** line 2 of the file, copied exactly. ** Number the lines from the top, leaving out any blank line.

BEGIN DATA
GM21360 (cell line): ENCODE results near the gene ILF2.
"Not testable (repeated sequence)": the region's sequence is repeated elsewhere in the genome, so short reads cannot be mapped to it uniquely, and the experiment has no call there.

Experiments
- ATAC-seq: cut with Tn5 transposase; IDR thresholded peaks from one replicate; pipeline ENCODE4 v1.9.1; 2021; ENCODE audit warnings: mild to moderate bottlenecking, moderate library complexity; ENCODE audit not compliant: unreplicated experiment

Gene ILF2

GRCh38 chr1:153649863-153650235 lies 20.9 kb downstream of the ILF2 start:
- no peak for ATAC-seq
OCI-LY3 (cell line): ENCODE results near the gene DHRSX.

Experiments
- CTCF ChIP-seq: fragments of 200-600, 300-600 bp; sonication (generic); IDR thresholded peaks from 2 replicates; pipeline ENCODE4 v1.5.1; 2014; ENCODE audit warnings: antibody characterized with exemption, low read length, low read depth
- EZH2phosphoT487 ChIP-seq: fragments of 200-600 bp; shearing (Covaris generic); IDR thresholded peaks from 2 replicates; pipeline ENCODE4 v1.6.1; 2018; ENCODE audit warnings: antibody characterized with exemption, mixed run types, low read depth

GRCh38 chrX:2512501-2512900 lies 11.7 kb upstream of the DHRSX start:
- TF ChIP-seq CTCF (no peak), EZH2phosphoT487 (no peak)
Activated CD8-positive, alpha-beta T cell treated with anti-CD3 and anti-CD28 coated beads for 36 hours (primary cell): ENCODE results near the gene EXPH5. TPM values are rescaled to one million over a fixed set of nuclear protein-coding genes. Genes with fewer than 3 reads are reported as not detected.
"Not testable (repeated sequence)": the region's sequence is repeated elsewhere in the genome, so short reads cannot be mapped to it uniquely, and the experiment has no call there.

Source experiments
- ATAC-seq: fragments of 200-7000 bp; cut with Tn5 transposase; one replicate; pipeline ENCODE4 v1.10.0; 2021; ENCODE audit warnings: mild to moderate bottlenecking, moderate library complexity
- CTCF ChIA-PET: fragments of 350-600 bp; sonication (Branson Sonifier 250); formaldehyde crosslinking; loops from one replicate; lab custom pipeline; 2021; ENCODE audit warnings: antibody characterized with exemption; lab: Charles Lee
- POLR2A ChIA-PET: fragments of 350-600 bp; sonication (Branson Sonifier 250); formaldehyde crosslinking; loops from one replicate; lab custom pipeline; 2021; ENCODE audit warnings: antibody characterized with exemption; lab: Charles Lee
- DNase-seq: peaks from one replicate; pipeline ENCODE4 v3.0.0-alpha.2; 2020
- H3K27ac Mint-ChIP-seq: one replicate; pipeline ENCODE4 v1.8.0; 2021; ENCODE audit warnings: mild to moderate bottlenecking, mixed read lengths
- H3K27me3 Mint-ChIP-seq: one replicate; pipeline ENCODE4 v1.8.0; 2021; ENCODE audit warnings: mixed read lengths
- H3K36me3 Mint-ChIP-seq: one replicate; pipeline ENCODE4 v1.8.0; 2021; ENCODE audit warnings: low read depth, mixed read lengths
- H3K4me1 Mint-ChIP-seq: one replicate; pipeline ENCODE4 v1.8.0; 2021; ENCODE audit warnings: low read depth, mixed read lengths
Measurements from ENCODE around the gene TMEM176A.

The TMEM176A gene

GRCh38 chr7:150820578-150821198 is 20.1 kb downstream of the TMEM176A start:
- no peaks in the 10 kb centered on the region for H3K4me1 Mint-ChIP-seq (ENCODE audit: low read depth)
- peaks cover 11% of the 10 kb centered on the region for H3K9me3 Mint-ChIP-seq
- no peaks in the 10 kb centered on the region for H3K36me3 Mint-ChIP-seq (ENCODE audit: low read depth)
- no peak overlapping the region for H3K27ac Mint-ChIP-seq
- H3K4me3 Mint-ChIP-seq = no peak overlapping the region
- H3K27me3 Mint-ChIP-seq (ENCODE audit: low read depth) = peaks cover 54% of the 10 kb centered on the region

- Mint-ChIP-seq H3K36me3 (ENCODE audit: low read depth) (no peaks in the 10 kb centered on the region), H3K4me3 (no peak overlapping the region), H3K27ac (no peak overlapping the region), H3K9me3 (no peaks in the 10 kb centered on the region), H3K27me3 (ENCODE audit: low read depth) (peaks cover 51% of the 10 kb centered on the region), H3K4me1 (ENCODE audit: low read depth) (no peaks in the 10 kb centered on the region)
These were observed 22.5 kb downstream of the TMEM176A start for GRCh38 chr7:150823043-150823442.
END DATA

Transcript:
"Not testable (repeated sequence)": the region's sequence is repeated elsewhere in the genome, so short reads cannot be mapped to it uniquely, and the experiment has no call there.